We must also be wary of the deficit reduction commission's proposal to "fix" Social Security in part by increasing the early and regular retirement ages for this proposal also has the effect of shifting the cost burden onto people of color in a way that should be considered discriminatory in its scope and application. The Government Accountability Office issued a report that underscores how raising the early retirement age would create financial hardships for people, particularly African Americans and Hispanics, who cannot continue to work due to poor health or physically demanding work.
There are additional negative consequences associated with this approach. As I have argued elsewhere, an increase in the retirement age is a steep benefit cut and it represents a transfer of Social Security wealth from those with shorter life expectancies--a group comprised disproportionately of the lower income, blue collar workers, and people of color--to those with higher life expectancies--a group comprised overwhelmingly of whites, white-collar workers, and wealthier Americans. Ironically, the nation's shifting demographics are not likely to greatly change this equation since children of color are disproportionately affected by the childhood obesity epidemic which, many experts agree, is likely to cause them to live shorter and sicker lives than their parents.
To be sure, advocates for the commission proposals and the tax cuts would say that I have unfairly maligned their proposals. Deficit commission members, for example, may cite their proposed hardship exemption for people who cannot work past the retirement age as proof that they have accommodated the needs of vulnerable populations. If the hardship exemption is anything like qualifying for disability, it would likely discriminate against those without lawyers, the poor and people of color and it would become a way to control program costs instead of providing cover for those most in need. It also fails to address the racial transfer of wealth issue.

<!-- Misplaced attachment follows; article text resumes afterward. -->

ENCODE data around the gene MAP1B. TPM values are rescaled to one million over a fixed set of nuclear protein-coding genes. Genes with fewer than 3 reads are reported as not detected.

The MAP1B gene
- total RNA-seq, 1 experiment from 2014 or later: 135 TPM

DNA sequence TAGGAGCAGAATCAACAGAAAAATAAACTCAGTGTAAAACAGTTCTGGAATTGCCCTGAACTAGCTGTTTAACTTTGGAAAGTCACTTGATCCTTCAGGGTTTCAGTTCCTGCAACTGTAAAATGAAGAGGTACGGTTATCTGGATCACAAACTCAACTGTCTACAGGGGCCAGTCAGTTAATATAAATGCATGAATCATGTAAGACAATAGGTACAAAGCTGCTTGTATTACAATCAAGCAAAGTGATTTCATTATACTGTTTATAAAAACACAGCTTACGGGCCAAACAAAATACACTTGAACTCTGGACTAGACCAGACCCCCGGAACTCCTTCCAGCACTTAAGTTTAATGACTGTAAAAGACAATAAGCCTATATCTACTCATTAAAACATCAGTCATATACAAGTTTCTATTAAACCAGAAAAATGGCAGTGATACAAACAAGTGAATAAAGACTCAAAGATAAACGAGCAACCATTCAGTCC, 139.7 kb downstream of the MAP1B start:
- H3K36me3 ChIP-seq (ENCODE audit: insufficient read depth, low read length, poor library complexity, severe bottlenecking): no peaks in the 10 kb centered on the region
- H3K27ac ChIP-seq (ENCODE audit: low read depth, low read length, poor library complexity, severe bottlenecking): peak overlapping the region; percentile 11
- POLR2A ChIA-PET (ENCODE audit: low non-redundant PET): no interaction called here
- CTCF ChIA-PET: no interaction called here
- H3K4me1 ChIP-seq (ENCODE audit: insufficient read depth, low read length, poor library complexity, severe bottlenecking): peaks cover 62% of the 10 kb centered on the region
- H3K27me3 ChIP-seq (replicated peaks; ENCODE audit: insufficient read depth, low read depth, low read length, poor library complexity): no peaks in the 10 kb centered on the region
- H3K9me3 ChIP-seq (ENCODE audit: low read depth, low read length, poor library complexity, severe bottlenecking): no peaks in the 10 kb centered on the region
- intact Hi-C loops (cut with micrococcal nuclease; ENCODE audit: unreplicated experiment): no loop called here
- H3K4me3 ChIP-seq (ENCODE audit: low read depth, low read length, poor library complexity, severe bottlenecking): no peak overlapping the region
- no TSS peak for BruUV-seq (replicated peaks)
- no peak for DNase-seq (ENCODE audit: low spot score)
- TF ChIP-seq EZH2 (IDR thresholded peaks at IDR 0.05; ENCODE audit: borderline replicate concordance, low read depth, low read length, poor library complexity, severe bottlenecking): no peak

Similarly, those in favor of the tax cut package as negotiated by the president and the Senate would point to the provisions for modest income households, such as the unemployment insurance extension, refundable tax credit for the low-income, college affordability credit, and refundable child tax credit as proof that they too have accommodated the vulnerable. However, these important provisions are a relatively smaller part of a total package that is heavily tilted towards helping privileged Americans.
It is no secret that people of color have often received the short end of the stick when it comes to U.S. fiscal policies and practices. But the cumulative one-two punch of the proposed tax cuts and looming deficit reductions, along with their expected generational impact on those who can least afford to shoulder the costs, amounts to a form of fiscal racism that is without parallel in the modern era.
Dr. Maya Rockeymoore is President and CEO of Global Policy Solutions, a social change strategy firm based in Washington, DC and co-editor of Strengthening Communities: Social Insurance in a Diverse America.